6. Great post, Christy! High school revisited is one of those interesting conversations because there were so many dynamics going on. I actually went to high school with the same group of kids I started elementary school with. There were changes, of course, because kids moved in and kids moved out. Through the years, my friendships evolved and changed and I learned I could be friends with anyone and fit in anywhere. I do tend to stay on the outside of circles — belonging but not quite belonging — and perhaps it’s those writerly observational tendencies that make me hang out on the edge.

    But like Laura said, staying in one place makes a person think it has to be more exciting elsewhere. :o)

    • Sheila,
      You hit the nail right on the head! When I was in high school I felt like I fit into the various circles of friends, but not completely. Maybe it’s a writer thing. Hmm…

  7. Susan,
    Don’t put the boisterous you back in the bottle! We like your spunky self!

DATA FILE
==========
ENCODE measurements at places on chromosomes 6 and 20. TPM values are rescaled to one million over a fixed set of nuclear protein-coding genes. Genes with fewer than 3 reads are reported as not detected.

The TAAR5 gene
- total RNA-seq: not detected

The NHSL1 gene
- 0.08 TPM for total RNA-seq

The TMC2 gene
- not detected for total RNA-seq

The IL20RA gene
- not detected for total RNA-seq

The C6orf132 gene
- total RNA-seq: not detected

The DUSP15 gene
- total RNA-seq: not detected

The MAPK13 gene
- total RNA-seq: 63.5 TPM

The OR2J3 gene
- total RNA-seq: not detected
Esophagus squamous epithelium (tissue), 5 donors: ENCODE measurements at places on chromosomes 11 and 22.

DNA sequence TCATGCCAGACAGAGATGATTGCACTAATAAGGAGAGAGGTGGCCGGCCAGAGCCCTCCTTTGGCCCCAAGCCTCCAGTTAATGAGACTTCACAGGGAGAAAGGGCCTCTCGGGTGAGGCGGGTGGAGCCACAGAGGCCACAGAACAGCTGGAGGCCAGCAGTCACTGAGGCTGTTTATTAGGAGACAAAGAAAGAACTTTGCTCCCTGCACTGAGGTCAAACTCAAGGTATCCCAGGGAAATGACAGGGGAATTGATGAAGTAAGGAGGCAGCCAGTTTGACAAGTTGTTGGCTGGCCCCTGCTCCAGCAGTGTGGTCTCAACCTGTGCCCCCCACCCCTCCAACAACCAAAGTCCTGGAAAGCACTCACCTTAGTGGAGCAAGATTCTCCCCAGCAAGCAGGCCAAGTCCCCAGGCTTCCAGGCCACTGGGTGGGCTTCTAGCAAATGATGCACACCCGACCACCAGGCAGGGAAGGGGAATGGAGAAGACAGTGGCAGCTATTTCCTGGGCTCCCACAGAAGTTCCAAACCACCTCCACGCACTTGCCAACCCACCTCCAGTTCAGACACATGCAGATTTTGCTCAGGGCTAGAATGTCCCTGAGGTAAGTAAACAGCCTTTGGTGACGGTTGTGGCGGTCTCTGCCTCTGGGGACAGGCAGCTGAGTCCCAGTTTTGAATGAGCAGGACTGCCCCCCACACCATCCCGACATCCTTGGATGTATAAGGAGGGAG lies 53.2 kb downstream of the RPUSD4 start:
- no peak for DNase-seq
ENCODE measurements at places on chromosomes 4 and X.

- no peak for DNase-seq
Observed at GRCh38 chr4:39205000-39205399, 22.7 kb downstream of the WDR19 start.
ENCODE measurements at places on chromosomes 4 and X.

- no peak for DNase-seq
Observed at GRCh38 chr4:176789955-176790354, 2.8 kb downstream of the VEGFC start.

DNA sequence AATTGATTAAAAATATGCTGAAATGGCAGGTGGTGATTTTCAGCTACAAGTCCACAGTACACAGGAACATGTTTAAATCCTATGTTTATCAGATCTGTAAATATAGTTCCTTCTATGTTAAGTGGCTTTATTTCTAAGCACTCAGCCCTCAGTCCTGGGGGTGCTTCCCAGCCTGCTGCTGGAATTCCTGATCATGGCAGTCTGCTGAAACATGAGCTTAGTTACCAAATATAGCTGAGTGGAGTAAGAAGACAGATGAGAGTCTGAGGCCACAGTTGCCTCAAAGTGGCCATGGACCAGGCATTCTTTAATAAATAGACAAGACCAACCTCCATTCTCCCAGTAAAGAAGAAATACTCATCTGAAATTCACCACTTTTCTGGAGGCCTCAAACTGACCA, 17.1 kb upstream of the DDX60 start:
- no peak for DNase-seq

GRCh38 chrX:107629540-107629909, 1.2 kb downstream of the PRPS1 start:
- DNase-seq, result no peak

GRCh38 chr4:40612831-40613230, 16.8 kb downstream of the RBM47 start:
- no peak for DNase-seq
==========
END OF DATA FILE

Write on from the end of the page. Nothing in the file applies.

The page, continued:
Sheila,
    Isn’t it funny how the grass always seems greener on the other side? Staying on the outside of circles is a very good description of how I am today. I once had a woman in my neighborhood ask me who my friends were and all I could think to say back was, “What is this, high school?”

  8. I think the core of who we are in high school becomes defined and re-defined as we grow and mature. Back then I was athletic and ready to conquer the world — two things I still feel!

    As to the rest of my high school persona, all I can say is “Thank God, I’ve matured.” Makes living this life a whole lot easier… 🙂

  9. Thank God we’ve all matured, Diane!

  10. Out of lurk mode to read your post, Christy. It’s funny but I’ve not thought about the “me” in high school in forever. Yet, looking back, I had a big group of friends that I hung out with but always felt I was the dork of the group. When I went to my first class reunion EVER last year (my 40th class reunion, mind you!) several people told me what they thought of me back then. It was completely different than I believed myself to be. Some of the people talked about me being part of the “in” crowd and one guy I’d been in love with and thought he never liked me, told me he had a crush on me! I think this all points to self-esteem. I still think that after someone meets me they probably won’t like me much. Haven’t figured this all out yet!